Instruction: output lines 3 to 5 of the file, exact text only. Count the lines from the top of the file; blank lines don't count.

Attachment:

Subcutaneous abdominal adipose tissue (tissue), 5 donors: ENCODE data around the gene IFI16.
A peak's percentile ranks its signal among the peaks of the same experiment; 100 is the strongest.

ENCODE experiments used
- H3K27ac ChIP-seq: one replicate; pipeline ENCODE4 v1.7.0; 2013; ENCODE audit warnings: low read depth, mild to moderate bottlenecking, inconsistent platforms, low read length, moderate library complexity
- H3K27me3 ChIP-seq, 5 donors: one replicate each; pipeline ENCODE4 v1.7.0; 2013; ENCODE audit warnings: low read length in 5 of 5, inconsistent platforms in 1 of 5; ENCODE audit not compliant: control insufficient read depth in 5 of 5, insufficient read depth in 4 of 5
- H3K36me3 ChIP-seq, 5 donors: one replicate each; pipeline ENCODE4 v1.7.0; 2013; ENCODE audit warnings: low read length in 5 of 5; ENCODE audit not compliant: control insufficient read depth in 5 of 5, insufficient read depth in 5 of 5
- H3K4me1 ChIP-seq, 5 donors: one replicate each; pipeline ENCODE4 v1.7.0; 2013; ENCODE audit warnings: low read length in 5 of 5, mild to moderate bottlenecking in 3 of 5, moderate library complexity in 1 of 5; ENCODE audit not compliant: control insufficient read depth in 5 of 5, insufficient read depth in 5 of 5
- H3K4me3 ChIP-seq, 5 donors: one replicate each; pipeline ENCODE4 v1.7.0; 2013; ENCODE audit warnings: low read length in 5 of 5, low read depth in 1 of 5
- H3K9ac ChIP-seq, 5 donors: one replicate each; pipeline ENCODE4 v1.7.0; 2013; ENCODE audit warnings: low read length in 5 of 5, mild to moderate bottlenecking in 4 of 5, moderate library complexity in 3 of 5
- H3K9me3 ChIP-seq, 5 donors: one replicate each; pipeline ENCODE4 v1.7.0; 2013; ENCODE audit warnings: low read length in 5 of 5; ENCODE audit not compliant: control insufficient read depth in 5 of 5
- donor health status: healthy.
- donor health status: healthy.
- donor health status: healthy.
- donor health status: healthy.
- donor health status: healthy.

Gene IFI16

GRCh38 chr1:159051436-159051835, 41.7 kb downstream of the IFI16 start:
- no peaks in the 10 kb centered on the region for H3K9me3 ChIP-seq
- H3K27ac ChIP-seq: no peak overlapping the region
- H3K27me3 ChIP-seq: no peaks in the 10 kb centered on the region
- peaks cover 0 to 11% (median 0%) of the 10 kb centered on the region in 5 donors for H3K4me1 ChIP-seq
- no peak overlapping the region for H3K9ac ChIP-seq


ENCODE experiments used
- H3K27ac ChIP-seq: one replicate; pipeline ENCODE4 v1.7.0; 2013; ENCODE audit warnings: low read depth, mild to moderate bottlenecking, inconsistent platforms, low read length, moderate library complexity
- H3K27me3 ChIP-seq, 5 donors: one replicate each; pipeline ENCODE4 v1.7.0; 2013; ENCODE audit warnings: low read length in 5 of 5, inconsistent platforms in 1 of 5; ENCODE audit not compliant: control insufficient read depth in 5 of 5, insufficient read depth in 4 of 5